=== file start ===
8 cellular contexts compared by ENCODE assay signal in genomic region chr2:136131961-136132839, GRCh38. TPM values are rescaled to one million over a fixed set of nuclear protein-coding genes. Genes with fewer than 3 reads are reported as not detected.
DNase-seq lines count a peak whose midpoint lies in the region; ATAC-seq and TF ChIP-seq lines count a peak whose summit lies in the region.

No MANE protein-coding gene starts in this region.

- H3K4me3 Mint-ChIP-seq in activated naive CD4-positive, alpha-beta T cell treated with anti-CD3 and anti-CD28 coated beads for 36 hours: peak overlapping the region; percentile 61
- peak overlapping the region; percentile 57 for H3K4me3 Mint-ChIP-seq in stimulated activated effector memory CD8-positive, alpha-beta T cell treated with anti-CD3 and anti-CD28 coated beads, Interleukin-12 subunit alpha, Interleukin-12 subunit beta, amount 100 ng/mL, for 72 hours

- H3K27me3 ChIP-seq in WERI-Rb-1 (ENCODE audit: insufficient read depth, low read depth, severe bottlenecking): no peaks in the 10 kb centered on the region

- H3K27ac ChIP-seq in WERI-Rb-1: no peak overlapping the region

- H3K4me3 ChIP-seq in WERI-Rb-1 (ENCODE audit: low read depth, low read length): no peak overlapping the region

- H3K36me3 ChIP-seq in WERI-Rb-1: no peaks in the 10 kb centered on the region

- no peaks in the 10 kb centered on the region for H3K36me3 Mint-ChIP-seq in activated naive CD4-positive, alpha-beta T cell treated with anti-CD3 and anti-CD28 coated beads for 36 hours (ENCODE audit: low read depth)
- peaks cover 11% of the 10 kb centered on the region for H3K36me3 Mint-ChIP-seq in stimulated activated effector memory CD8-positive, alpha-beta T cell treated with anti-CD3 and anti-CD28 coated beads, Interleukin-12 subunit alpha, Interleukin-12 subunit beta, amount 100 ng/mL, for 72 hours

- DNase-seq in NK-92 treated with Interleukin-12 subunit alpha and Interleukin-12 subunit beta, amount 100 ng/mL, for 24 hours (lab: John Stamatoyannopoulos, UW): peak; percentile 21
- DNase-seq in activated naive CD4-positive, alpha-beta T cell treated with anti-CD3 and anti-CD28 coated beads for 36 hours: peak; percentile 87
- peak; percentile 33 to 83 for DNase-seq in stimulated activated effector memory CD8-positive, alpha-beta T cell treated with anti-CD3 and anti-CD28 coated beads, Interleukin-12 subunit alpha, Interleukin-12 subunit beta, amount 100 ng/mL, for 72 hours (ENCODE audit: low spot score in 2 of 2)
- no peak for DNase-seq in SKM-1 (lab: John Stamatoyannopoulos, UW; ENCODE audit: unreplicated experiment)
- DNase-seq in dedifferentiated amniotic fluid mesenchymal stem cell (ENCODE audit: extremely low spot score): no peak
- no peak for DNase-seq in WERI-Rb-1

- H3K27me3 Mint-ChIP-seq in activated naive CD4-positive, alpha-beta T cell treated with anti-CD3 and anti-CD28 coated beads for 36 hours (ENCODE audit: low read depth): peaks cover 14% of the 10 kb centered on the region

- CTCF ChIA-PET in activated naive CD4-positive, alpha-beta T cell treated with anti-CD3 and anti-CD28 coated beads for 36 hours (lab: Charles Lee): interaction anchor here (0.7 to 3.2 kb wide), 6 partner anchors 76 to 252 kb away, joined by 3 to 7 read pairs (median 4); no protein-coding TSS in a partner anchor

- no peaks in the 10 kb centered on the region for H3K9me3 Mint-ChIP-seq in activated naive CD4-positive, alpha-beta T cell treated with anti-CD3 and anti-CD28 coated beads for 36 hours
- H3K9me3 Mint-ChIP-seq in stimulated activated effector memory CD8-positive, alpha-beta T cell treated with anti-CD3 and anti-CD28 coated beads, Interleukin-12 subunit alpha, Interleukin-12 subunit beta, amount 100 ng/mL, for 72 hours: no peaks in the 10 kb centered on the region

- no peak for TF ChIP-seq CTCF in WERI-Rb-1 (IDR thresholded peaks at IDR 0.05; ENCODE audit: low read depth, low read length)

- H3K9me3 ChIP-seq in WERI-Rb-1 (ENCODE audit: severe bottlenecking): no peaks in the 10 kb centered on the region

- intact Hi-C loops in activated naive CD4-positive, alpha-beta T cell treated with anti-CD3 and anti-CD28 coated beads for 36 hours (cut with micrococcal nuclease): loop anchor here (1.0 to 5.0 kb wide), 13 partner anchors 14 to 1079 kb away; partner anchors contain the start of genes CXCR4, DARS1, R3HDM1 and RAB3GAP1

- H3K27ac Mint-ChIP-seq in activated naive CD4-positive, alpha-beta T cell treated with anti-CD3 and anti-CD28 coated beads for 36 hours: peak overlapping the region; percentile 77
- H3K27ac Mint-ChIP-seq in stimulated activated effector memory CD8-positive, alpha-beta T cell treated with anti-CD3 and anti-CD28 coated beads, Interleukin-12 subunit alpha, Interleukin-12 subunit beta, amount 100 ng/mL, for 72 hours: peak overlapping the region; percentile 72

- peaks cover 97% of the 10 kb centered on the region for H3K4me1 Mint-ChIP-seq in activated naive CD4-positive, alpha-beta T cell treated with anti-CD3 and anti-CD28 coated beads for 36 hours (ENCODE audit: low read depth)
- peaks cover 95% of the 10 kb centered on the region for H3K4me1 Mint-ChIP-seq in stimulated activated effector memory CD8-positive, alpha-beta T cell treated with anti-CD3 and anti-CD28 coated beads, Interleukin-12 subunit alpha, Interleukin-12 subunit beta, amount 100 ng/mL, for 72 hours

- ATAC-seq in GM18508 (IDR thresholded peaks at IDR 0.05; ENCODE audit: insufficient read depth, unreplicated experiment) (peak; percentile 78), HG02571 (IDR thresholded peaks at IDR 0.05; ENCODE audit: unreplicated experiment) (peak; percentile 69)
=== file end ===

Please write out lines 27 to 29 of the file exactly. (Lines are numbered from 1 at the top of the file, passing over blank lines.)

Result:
- peaks cover 97% of the 10 kb centered on the region for H3K4me1 Mint-ChIP-seq in activated naive CD4-positive, alpha-beta T cell treated with anti-CD3 and anti-CD28 coated beads for 36 hours (ENCODE audit: low read depth)
- peaks cover 95% of the 10 kb centered on the region for H3K4me1 Mint-ChIP-seq in stimulated activated effector memory CD8-positive, alpha-beta T cell treated with anti-CD3 and anti-CD28 coated beads, Interleukin-12 subunit alpha, Interleukin-12 subunit beta, amount 100 ng/mL, for 72 hours

- ATAC-seq in GM18508 (IDR thresholded peaks at IDR 0.05; ENCODE audit: insufficient read depth, unreplicated experiment) (peak; percentile 78), HG02571 (IDR thresholded peaks at IDR 0.05; ENCODE audit: unreplicated experiment) (peak; percentile 69)